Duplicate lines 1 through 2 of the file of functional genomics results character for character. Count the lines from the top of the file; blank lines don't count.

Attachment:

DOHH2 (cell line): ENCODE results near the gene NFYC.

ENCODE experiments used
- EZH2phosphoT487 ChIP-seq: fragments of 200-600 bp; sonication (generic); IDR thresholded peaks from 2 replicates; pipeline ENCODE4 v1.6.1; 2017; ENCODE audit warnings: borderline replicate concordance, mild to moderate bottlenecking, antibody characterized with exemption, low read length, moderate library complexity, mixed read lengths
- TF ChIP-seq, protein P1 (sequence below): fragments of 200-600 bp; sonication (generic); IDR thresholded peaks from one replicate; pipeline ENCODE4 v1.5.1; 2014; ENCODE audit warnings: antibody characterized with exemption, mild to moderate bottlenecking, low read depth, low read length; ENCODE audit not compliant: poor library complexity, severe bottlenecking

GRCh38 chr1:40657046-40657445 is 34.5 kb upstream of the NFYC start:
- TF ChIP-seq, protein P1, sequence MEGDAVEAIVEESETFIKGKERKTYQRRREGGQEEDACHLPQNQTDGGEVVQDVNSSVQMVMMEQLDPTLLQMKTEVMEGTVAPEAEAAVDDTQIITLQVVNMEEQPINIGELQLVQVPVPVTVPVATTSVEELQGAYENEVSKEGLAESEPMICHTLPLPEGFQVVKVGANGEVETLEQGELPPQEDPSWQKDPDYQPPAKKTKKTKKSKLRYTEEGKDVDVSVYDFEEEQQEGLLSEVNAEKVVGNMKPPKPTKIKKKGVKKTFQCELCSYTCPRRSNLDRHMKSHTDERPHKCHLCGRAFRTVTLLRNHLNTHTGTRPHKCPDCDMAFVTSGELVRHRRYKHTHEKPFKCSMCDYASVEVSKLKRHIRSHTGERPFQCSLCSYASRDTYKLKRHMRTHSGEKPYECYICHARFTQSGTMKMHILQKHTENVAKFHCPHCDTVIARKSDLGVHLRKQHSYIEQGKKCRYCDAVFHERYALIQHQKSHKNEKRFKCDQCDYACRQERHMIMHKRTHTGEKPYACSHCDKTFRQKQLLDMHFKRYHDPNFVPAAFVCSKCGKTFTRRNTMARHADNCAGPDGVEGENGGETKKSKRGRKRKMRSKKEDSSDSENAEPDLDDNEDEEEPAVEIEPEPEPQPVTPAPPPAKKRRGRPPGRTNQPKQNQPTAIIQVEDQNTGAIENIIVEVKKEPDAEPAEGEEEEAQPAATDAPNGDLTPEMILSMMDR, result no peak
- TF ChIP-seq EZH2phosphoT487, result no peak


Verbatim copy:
DOHH2 (cell line): ENCODE results near the gene NFYC.

ENCODE experiments used